New Addresses Set for Dallas Area
Beginning Tuesday some 140 families in the Dallas zip code area will officially become part of the county re-addressing endeavor to better facilitate emergency responses (fire department, law enforcement, and emergency medical services) during times of a crisis.
The Marshall County Commission, along with the Marshall County Communications 9-1-1, has coordinated with several agencies this mapping/addressing undertaking with the Dallas zip code having been chosen to be the first postal area in the county for the re-addressing.
Mapping/Addressing Coordinator/ 911 Director Larry D. Newell said that some additional 60 residents in the Dallas zip code have yet to have their new addresses confirmed. He stated that whether or not residents in this area have been officially notified of their changeover, it will not effect their mail as their postal carrier will have both their new and old addresses.
Newell, in a letter to residents whose mail is delivered through the Dallas Post Office, stated that the county re-addressing came about since there are a number of areas in the county that have duplicate street names and numbers as well as addresses that are not clear as to their locations.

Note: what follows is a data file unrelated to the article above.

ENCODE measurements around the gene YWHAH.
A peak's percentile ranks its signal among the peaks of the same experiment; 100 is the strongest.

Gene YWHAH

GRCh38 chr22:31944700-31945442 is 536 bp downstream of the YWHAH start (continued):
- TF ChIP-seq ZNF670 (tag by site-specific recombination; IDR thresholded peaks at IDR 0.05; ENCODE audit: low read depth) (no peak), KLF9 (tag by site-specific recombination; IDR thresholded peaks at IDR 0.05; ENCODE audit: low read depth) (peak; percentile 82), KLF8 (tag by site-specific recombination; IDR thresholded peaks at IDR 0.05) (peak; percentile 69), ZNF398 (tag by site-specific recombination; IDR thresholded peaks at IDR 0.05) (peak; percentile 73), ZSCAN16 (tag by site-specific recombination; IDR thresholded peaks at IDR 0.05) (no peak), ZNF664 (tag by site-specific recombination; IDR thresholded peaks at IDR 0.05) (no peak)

He states that an example would be an RD, or addresses with route or box numbers and no road name, and also residents who utilize only a post office box with no clear street address.
He pointed out that in accordance with State Code 8-12-5, the Marshall County Commission and the U.S. Postal Service have assigned the new addresses, many of which were suggested by residents living in a particular area.
In the letters to the Dallas Post Office customers, the new mailing and 911 addresses were included.
Newell states that under U.S. Postal Service rules the current address will be associated with the new mailing/911 address for 12 months, and after that period the former address will be removed and no mail delivery will be received after that time frame.
It is explained that the new mailing/911 address is designed to be used when the home occupant requires such services as emergency responders, UPS and/or FED Ex delivery, utilities and other household services.
It is strongly recommended that the new house number be posted in a place or places where it will be clearly visible to the general public and emergency responders.
Newell noted that this new addressing will result in the elimination of RD numbers in the rural areas.
He explained that addresses ending with “Road” are continuous, while those ending with the word “Lane,” “Drive” and “Circle” are dead-end roads.
He said with new homes being built throughout the rural areas, the addressing will be an on-going effort.
The Moundsville Boys’ Baseball Association will be sponsoring a steak fry from 6-11 p.m. on March 12 at the National Guard Armory in Moundsville, with proceeds to benefit the upkeep of the fields.
A disc jockey will provide music for the occasion, and there will be other activities including a cornhole tournament, Texas poker, Chinese auction, a gun raffle, a 50-50 drawing and other fundraisers.
This is the first time in recent years that the association has undertaken such a fundraiser, and members are hoping for a large turnout; thus they have rented the Armory.
Anyone wishing to obtain additional information is asked to call either Missy Fordyce at 304-845-2061 or new Association president Darick West at 304-843-5430.